By Steve Vivona
Universal (Region 2), $30 U.S.
Back when laserdisc was the format of choice (in the stone age) hardcore fans were able to look to Japanese import discs to find favorite films that were not available domestically. Well the purveyors of the new collectible format of choice (namely DVD) didn't like that, so we have a little thing called region coding, which simply stated, does not allow you to play DVDs manufactured outside the region you live in.
Here in the U.S. we fall into Region 1, which covers North America and Canada. If we purchase a DVD from Japan or the U.K. we're out of luck. Ah, but DVD fans are a tough lot. A number of companies manufacture multi-region players (which is great as long as the DVD is produced in the NTSC standard). U.K. discs are PAL and in order to view them you'd still need a converter (and they are extremely expensive). Those lucky enough to own the Apex 600A with the infamous loophole menu can change the standard as well as the region. The only frustrating drawback is that anamorphic PAL DVDs will not unsqueeze and therefore look stretched (for lack of a better term) on the Apex.
Also many DVD-ROMs can change regions and standards with a little help from some software thats available for download over the internet. Happily they will play anamorphic PAL discs with no distortion.
I've scoured the world for DVDs not available domestically. While its safe to say that Region 1 fare blows away Region 2 product, there are many classic films available in Region 2 that are not available here and will not be for the foreseeable future. In Japan titles like "King Kong," "Gunga Din" and "Dr. Jekyll and Mr. Hyde" (1932) are available. In the U.K., "Citizen Kane," perhaps the greatest film ever made, is available while it languishes here "in need of restoration." Well I have the U.K. DVD and it looks fine to me.
"Citizen Kane" needs no introduction. Made by a 25 year-old upstart named Orson Welles it tells the story of the rise and fall of millionaire publisher Charles Foster Kane (a thinly disguised version of William Randolph Hearst). The film was groundbreaking in its camera, lighting and editing techniques, and set a new standard for how films were made. Welles' technical brilliance is outshone only by his performance of a man who had everything, but secretly longed for the trappings of a childhood forever denied to him.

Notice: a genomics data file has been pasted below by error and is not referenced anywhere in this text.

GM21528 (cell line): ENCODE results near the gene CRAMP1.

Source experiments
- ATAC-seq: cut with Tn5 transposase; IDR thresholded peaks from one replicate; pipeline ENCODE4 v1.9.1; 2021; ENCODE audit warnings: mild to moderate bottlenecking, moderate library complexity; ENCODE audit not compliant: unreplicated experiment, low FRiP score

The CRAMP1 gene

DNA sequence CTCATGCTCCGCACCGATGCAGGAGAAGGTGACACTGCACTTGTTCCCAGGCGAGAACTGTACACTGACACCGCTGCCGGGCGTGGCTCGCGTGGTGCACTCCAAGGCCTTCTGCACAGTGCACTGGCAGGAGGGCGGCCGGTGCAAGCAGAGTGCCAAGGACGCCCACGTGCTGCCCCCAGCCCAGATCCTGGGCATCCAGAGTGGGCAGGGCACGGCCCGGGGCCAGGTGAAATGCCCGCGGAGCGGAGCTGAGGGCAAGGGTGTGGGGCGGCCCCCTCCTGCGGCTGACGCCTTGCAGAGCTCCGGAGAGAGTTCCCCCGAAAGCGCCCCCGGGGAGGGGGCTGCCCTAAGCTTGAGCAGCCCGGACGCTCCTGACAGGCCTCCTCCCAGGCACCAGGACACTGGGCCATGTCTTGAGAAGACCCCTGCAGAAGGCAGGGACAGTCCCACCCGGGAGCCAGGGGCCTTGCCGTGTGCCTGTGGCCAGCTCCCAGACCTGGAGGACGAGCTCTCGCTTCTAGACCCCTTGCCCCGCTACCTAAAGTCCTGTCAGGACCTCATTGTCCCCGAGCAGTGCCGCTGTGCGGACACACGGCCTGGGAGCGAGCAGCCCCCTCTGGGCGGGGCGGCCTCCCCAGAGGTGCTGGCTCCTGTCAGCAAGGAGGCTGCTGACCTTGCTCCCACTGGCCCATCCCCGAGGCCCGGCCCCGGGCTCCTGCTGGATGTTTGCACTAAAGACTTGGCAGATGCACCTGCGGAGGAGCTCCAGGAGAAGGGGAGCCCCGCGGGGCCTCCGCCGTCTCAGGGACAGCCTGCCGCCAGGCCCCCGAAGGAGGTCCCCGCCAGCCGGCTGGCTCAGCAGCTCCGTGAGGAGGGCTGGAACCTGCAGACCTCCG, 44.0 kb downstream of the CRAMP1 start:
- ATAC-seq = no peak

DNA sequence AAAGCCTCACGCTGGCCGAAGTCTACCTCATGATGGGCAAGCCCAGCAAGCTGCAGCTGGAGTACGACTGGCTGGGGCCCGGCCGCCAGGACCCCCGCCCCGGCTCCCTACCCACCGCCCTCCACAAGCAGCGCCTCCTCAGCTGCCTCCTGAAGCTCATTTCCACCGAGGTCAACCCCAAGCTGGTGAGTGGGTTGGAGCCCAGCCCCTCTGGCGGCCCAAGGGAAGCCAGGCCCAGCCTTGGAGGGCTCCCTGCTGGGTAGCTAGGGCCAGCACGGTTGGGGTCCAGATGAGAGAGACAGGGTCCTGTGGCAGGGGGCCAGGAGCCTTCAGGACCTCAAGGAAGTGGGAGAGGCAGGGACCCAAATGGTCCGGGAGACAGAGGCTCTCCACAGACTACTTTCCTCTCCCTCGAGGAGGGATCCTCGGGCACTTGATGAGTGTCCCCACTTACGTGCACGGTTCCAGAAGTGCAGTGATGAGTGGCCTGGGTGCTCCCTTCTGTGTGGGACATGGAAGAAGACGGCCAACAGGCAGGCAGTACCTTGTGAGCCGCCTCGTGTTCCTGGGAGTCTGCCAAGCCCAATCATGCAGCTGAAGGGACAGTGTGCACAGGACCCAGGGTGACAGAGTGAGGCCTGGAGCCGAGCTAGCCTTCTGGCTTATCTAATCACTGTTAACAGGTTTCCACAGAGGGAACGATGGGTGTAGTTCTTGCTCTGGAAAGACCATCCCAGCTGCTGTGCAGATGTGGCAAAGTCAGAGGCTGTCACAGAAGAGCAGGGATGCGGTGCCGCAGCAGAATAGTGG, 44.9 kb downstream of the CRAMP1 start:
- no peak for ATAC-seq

Welles never eclipsed the greatness of his initial effort and throughout his career he had a contentious relationship with the studios. By the fifties no one would bankroll a Welles production and he was forced to use money from various acting jobs to produce his films. "Citizen Kane" stands as a testament to how important young minds and fresh ideas are to filmmaking. Welles took a static camera and made it a real participant in his films. His sweeping moves, bizarre angles and deft use of light and shadow made any scene, however talky, exciting and interesting.
Apparently Universal has the overseas distribution rights to "Kane" and they have provided a nice presentation of the film. Quality-wise the only thing I can compare it to is the Turner laserdisc (which I will never get rid of because it's signed by one of the film's stars, Ruth Warrick). The image is a little soft but otherwise solid and free of grain. Im sure there will eventually be a superior presentation domestically, possibly with extras (Warner has the rights to all the Turner films now). The only extra is a great trailer narrated by Welles that is atypical for its time.